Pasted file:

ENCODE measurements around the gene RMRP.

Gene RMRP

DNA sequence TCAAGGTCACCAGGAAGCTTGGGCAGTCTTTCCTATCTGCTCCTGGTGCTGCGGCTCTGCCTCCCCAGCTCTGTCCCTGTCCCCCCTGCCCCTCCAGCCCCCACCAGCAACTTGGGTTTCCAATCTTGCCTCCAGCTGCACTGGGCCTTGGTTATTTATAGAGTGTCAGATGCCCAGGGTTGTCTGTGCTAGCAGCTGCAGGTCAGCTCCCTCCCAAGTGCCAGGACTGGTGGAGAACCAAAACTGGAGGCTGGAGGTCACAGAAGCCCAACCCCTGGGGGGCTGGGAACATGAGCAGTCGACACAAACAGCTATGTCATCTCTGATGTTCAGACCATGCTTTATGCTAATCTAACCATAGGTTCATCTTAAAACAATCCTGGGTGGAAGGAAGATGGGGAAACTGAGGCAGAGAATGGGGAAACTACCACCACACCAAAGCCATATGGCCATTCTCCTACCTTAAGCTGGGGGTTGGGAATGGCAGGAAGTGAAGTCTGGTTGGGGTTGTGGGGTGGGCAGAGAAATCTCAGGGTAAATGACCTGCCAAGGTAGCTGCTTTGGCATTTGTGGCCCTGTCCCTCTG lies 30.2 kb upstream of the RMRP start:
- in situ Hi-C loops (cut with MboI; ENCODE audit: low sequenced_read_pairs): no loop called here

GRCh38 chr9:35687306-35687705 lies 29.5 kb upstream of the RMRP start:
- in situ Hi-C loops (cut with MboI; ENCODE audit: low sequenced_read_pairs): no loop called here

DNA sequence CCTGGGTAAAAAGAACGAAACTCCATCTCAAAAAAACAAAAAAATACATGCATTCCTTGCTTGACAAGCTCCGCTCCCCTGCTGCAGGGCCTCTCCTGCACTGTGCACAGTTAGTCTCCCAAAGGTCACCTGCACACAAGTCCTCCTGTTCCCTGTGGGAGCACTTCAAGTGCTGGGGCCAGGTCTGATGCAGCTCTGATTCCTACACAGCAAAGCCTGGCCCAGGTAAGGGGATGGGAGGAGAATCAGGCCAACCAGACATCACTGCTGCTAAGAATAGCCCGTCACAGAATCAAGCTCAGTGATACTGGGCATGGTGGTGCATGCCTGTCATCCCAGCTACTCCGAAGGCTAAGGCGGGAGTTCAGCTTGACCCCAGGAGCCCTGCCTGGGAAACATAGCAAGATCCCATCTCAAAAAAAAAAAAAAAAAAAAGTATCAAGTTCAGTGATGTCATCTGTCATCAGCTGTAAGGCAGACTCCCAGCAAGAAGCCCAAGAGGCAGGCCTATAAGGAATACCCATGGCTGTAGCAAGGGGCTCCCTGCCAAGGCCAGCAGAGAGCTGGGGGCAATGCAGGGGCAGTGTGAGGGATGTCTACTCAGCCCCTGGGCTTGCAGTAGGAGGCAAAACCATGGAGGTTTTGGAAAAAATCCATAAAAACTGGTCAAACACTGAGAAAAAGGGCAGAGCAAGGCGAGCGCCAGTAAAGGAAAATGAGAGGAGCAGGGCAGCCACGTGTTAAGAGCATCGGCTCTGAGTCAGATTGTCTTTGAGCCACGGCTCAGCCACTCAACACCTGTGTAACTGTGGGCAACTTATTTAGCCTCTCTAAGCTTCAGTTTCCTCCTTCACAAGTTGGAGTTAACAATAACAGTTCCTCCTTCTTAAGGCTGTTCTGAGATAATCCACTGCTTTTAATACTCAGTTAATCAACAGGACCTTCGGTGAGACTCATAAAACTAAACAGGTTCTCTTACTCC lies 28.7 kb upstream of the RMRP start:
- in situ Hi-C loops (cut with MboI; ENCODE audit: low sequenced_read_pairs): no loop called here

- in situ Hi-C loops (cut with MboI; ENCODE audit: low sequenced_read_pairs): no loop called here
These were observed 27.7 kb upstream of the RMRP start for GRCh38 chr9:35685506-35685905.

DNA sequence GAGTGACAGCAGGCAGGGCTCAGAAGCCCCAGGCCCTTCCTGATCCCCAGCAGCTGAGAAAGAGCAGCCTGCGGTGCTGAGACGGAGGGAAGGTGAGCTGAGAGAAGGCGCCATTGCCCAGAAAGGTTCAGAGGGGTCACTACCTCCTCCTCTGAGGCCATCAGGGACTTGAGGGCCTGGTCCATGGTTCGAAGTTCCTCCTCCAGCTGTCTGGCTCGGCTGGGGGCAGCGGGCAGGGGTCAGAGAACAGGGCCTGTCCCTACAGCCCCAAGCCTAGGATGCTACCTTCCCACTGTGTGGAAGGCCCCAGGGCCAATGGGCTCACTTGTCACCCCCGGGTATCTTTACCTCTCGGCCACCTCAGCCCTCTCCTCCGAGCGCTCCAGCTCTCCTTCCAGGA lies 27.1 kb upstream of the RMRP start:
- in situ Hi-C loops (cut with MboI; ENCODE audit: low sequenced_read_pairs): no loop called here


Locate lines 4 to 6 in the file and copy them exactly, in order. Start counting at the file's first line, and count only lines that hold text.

- in situ Hi-C loops (cut with MboI; ENCODE audit: low sequenced_read_pairs): no loop called here

GRCh38 chr9:35687306-35687705 lies 29.5 kb upstream of the RMRP start:
- in situ Hi-C loops (cut with MboI; ENCODE audit: low sequenced_read_pairs): no loop called here